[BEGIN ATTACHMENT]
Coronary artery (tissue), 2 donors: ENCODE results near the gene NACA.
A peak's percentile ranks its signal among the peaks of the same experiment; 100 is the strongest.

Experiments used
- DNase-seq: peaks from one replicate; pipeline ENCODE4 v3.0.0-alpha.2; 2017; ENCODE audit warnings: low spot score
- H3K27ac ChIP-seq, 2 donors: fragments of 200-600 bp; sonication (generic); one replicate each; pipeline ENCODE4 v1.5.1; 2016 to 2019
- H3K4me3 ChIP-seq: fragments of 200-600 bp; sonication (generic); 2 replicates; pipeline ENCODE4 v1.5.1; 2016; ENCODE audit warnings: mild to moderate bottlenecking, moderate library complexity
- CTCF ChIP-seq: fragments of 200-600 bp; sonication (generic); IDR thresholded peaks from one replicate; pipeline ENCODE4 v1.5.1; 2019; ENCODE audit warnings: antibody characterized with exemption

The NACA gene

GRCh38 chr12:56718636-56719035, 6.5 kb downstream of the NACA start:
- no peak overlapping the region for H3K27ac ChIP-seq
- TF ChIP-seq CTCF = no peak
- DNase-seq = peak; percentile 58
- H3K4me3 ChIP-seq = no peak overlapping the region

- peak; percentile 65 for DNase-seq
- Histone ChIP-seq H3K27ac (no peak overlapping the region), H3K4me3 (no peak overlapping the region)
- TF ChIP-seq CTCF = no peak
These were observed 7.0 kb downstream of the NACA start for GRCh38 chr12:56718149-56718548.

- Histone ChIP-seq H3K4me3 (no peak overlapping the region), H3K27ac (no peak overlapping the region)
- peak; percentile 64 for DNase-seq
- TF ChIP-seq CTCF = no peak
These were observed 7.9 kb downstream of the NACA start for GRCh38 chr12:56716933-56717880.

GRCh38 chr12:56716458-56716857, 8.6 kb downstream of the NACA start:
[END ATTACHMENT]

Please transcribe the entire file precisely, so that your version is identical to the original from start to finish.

Coronary artery (tissue), 2 donors: ENCODE results near the gene NACA.
A peak's percentile ranks its signal among the peaks of the same experiment; 100 is the strongest.

Experiments used
- DNase-seq: peaks from one replicate; pipeline ENCODE4 v3.0.0-alpha.2; 2017; ENCODE audit warnings: low spot score
- H3K27ac ChIP-seq, 2 donors: fragments of 200-600 bp; sonication (generic); one replicate each; pipeline ENCODE4 v1.5.1; 2016 to 2019
- H3K4me3 ChIP-seq: fragments of 200-600 bp; sonication (generic); 2 replicates; pipeline ENCODE4 v1.5.1; 2016; ENCODE audit warnings: mild to moderate bottlenecking, moderate library complexity
- CTCF ChIP-seq: fragments of 200-600 bp; sonication (generic); IDR thresholded peaks from one replicate; pipeline ENCODE4 v1.5.1; 2019; ENCODE audit warnings: antibody characterized with exemption

The NACA gene

GRCh38 chr12:56718636-56719035, 6.5 kb downstream of the NACA start:
- no peak overlapping the region for H3K27ac ChIP-seq
- TF ChIP-seq CTCF = no peak
- DNase-seq = peak; percentile 58
- H3K4me3 ChIP-seq = no peak overlapping the region

- peak; percentile 65 for DNase-seq
- Histone ChIP-seq H3K27ac (no peak overlapping the region), H3K4me3 (no peak overlapping the region)
- TF ChIP-seq CTCF = no peak
These were observed 7.0 kb downstream of the NACA start for GRCh38 chr12:56718149-56718548.

- Histone ChIP-seq H3K4me3 (no peak overlapping the region), H3K27ac (no peak overlapping the region)
- peak; percentile 64 for DNase-seq
- TF ChIP-seq CTCF = no peak
These were observed 7.9 kb downstream of the NACA start for GRCh38 chr12:56716933-56717880.

GRCh38 chr12:56716458-56716857, 8.6 kb downstream of the NACA start: